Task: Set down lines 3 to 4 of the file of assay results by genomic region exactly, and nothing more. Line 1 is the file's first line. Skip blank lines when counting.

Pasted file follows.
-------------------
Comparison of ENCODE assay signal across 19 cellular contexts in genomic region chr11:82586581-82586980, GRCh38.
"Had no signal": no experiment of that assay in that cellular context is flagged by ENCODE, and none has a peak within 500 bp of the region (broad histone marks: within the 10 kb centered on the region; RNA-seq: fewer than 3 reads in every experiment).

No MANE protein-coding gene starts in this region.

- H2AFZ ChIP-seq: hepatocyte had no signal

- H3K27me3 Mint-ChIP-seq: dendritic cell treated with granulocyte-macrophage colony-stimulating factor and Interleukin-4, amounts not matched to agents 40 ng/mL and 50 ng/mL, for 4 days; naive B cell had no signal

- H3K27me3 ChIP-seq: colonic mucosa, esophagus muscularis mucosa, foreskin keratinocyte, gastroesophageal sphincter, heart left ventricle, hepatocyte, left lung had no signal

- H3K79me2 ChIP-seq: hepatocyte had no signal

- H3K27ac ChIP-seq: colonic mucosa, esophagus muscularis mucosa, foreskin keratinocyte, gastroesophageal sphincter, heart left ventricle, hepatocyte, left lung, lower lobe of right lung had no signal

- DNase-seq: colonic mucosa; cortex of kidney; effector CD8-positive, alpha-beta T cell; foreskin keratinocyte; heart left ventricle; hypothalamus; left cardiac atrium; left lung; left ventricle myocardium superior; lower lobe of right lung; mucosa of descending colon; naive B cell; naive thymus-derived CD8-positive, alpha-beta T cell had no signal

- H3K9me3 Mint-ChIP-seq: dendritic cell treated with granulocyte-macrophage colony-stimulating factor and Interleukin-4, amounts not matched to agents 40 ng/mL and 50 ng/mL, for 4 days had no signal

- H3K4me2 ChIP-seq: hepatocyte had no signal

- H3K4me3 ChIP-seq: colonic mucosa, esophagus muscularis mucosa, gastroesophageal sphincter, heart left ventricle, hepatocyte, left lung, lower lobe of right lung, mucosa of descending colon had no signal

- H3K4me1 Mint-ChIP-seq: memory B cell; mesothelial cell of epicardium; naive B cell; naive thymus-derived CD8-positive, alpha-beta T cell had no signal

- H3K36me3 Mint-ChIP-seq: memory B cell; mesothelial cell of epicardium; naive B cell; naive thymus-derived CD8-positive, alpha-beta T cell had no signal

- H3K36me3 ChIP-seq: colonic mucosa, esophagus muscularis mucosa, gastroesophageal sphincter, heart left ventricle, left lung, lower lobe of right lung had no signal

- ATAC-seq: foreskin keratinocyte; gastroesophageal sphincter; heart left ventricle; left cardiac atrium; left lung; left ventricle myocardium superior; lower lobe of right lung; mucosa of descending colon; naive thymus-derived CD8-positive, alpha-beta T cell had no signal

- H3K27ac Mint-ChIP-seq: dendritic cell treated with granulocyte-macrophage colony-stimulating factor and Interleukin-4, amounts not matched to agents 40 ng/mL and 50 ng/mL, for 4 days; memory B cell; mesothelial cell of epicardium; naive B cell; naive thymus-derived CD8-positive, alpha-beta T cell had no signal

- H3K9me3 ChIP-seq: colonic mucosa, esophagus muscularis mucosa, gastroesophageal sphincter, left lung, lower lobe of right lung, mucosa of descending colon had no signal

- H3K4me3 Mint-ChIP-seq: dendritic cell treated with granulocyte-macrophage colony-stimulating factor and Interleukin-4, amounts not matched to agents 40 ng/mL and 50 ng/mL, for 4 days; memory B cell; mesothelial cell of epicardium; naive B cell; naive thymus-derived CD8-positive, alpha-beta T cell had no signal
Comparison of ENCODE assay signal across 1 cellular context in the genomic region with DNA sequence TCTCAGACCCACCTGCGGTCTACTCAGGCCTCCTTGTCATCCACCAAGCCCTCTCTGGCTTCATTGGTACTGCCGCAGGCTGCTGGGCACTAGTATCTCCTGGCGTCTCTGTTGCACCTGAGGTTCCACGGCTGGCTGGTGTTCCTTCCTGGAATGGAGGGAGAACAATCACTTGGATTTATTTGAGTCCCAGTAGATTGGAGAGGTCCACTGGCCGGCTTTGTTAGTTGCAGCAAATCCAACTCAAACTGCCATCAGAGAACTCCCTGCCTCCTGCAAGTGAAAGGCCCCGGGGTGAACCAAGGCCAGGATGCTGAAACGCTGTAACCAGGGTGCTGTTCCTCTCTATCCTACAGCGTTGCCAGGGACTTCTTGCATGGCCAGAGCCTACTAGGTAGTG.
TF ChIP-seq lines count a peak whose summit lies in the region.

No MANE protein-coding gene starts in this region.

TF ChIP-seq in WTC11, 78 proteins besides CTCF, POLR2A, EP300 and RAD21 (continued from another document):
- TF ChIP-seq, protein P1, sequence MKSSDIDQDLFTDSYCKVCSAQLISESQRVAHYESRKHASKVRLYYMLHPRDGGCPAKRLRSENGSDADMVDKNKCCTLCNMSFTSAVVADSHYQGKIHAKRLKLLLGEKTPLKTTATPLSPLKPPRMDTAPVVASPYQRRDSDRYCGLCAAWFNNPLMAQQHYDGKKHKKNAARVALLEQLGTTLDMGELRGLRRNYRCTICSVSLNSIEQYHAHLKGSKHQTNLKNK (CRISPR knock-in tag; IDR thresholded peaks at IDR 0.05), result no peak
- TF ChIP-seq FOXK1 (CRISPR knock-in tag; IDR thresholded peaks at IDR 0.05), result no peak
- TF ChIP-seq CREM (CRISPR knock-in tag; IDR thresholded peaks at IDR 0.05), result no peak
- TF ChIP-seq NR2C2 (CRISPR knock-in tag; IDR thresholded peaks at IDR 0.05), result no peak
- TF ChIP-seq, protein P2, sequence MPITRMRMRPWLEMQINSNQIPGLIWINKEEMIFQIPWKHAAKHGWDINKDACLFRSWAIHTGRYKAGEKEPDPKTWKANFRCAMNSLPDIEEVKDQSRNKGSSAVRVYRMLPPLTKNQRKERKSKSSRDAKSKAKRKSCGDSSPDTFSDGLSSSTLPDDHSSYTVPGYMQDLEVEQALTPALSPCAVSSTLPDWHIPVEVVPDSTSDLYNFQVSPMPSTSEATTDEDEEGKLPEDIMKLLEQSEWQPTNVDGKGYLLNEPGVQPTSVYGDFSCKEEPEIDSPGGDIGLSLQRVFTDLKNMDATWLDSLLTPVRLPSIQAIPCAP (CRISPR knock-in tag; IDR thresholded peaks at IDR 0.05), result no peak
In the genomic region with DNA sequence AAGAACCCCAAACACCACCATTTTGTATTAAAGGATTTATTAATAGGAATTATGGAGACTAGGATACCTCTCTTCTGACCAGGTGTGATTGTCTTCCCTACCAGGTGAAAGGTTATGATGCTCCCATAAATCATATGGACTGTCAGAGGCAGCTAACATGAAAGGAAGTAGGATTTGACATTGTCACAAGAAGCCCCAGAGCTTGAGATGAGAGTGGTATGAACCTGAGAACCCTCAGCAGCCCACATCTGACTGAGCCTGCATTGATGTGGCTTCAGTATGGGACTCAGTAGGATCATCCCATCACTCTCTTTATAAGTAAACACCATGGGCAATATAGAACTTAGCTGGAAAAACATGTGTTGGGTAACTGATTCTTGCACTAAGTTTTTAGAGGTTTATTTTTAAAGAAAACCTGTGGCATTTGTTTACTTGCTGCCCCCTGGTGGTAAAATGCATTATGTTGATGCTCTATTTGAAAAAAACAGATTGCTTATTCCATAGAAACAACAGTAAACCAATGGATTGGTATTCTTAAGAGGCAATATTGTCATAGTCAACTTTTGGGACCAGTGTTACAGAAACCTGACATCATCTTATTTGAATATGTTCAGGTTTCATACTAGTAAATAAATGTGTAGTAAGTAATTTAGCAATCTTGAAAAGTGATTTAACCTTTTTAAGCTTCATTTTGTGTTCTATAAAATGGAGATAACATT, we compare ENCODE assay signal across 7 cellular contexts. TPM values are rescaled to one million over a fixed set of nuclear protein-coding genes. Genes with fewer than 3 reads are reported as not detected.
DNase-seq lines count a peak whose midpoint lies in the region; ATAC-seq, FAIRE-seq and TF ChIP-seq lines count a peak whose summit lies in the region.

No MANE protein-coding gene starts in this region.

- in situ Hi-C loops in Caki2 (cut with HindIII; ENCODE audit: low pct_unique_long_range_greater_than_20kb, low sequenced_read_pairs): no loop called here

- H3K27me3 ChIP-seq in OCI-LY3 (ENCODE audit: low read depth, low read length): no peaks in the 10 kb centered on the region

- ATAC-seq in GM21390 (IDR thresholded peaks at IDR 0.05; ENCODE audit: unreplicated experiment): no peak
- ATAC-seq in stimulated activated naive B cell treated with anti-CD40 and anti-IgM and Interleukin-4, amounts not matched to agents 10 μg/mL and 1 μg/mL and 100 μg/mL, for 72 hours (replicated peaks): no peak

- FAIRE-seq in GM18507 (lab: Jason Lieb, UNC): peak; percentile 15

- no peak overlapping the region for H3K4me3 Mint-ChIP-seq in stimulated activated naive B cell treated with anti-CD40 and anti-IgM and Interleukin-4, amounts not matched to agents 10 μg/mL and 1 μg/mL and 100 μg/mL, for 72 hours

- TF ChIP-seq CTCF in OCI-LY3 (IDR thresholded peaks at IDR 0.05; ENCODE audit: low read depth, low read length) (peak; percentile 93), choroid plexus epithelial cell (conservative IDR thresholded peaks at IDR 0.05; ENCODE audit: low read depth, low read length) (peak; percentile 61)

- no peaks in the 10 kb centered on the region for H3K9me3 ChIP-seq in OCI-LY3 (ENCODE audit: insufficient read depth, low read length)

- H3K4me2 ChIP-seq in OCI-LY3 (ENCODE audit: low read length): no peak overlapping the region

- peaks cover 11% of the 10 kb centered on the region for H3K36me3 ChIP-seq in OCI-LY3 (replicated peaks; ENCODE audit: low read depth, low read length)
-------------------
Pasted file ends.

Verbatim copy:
No MANE protein-coding gene starts in this region.

- H2AFZ ChIP-seq: hepatocyte had no signal